Over the weekend, Somalia’s prime minister appointed a woman to the post of foreign minister in his reorganized cabinet, making her the first woman to hold the important post. Fauzia Yusuf Haji Adan referred to her appointment as a moment “historic for the Somali country and particularly for the women of Somalia.”

“Historic” is not an overstatement. Somalia’s small UN-backed Transitional Federal Government is struggling to consolidate a country suffering from a 20-year old power vacuum that has been filled with civil war, foreign invasions, territorial secessions and the rise of powerful al-Qaeada affiliated Islamist organizations like al-Shabab.

In a country as unstable as Somalia, the appointment of even one female leader still represents an important step toward ensuring gender equality and representation for women in government.

But to ensure real progress continues, Somalia needs to include more female leaders in government, and this message goes for every other country in the world. In the United States, it is comforting to think that we live in a modern, post-sexism society. But the fact is we have not even reached the centennial anniversary for when women won the right to vote, and according to the Bureau of Labor Statistics, women currently earn 77 cents for every dollar men earn.

It is dangerously easy for women like Adan to be treated as tokens of progress when they should be viewed as a foundation for ongoing change.

According to the Center for American Women and Politics, women currently hold 90 out of the 535 seats in the 112th U.S. Congress — approximately 16.8 percent. On a list ranking countries by the percentage of women in parliaments or their government equivalent, the United States occupied 80th place, tying with Morocco and Venezuela.

Although several women do occupy powerful positions in President Obama’s administration — including Secretary of State Hillary Clinton, Senior Advisor Valerie Jarrett, and Deputy Chief of Staff Alyssa Mastromonaco, among others — on a state level, female political leaders are still a minority. Women hold 24 percent of elective executive offices in the United States, make up 23.7 percent of state legislators, and hold just six out of the 50 state governorships.

As of the 2010 census, females represent slightly more than half the population, edging out men by approximately four million. Ultimately it is the electorate that decides who holds office, but in a republic built upon the standard of fair representation for minorities and majorities, the public’s opinion would be more accurately represented if there were more female leaders in our political institutions. This is especially relevant for issues like abortion and contraception that should not be debated by panels composed almost exclusively of male politicians.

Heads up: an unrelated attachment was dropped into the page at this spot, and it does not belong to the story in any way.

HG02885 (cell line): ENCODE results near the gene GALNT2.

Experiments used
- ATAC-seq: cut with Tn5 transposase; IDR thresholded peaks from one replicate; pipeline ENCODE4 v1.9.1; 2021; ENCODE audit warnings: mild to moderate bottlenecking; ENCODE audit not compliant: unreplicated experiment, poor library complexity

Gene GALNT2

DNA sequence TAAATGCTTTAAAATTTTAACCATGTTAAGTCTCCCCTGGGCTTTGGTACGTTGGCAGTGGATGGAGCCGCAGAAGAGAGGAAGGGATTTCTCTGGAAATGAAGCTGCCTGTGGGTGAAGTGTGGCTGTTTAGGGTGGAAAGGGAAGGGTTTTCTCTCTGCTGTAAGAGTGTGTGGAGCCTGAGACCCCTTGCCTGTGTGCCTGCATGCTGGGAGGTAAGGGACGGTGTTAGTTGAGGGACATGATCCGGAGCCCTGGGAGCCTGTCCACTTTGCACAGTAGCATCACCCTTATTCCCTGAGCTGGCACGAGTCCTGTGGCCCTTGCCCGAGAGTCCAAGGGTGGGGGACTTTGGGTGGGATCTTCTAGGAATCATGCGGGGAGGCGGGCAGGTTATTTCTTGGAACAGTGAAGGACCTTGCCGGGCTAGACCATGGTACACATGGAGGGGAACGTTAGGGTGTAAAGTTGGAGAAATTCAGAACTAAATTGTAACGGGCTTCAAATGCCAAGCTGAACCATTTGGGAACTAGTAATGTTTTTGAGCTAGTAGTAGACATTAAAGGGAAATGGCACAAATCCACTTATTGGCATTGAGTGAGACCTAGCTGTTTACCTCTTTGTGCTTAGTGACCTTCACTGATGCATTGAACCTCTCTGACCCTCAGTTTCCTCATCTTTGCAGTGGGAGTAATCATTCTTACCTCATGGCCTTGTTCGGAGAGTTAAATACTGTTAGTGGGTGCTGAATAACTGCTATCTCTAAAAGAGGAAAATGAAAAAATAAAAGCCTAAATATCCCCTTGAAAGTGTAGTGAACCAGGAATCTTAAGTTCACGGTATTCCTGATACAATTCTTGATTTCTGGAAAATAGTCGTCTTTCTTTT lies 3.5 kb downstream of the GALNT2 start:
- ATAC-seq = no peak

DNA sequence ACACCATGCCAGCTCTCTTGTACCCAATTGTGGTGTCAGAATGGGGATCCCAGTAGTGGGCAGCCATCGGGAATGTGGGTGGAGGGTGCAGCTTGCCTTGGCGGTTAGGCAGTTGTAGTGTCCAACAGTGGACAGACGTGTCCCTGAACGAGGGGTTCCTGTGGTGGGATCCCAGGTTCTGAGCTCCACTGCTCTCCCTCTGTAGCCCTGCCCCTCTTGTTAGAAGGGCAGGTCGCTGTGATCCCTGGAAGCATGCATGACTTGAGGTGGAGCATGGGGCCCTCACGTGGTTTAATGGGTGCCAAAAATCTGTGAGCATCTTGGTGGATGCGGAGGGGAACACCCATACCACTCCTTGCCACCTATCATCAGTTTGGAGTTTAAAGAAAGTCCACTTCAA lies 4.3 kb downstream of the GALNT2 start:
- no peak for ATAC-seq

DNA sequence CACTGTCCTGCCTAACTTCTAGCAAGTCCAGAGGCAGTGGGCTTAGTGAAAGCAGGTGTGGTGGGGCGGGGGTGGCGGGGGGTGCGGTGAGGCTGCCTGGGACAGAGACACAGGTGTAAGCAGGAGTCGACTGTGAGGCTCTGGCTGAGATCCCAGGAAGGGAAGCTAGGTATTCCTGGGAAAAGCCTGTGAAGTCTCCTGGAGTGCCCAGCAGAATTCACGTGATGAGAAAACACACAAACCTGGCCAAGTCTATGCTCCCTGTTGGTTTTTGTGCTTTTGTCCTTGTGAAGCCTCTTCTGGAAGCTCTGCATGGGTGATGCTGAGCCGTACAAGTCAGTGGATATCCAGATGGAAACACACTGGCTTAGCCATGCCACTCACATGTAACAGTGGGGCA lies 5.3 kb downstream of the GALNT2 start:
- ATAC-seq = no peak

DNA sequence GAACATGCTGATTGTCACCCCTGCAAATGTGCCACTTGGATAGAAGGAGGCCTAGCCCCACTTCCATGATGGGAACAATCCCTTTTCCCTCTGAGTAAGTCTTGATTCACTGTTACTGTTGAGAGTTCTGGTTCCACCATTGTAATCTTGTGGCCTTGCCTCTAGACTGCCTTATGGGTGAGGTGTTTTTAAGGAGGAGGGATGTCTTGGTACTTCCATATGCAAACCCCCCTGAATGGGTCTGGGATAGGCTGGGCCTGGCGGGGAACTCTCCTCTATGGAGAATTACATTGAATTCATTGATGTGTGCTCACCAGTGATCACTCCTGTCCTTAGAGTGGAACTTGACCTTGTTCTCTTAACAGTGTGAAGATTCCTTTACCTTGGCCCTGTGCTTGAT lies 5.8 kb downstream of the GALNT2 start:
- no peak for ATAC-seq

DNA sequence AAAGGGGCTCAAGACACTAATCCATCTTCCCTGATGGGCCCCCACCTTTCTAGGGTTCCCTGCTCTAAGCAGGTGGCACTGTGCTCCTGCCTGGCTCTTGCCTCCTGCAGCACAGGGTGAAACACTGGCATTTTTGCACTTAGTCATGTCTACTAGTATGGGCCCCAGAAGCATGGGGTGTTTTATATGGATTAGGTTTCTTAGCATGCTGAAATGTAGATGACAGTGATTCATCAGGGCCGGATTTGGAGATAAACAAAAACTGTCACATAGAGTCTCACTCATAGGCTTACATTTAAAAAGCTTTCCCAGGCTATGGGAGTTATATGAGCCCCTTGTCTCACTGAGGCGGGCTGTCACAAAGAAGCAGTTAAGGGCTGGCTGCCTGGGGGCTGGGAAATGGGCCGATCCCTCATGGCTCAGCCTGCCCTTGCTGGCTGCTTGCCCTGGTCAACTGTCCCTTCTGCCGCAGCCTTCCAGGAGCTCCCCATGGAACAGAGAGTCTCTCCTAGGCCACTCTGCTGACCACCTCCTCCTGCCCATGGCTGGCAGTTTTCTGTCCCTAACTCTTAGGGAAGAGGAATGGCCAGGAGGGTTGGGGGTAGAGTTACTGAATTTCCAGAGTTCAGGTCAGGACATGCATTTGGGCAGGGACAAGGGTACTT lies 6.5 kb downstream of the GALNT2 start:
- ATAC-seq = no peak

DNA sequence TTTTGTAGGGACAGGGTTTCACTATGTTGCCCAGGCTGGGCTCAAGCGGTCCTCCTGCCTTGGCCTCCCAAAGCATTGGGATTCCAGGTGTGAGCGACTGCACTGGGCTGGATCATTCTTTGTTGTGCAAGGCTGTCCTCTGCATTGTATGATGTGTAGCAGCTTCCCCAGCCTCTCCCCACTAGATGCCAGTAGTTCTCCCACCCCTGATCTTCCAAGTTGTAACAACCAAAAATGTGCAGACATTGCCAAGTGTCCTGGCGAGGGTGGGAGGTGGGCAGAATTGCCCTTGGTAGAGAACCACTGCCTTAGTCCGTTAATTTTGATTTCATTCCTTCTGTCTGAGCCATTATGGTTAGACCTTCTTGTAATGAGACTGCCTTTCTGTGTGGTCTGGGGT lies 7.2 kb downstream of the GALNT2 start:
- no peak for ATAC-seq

Women are making inroads into roles of leadership in countries around the world — Brazil elected its first female president in 2010, and Germany’s Chancellor Angela Merkel is one of the most influential politicians in Europe. In the United States this Tuesday, Wisconsin elected Tammy Baldwin, the nation’s first openly gay senator.

But on the United Kingdom’s parliament website, a bold banner states that a century ago, there were no female politicians in the House of Parliament at all, which is followed by the current percent of women in the House of Commons and the House of Lords (one quarter and one fifth).

Women may have fought for and won suffrage and the right to hold office, but they are still underrepresented in governments in every country. It is not enough to tip the scale by sprinkling a few women from a binder of resumes onto a few committees. The progressive cultural transformation that sparked the suffragette movement and led to the modern age where women can lead nations must continue as women struggle for equality in their rights and their representation.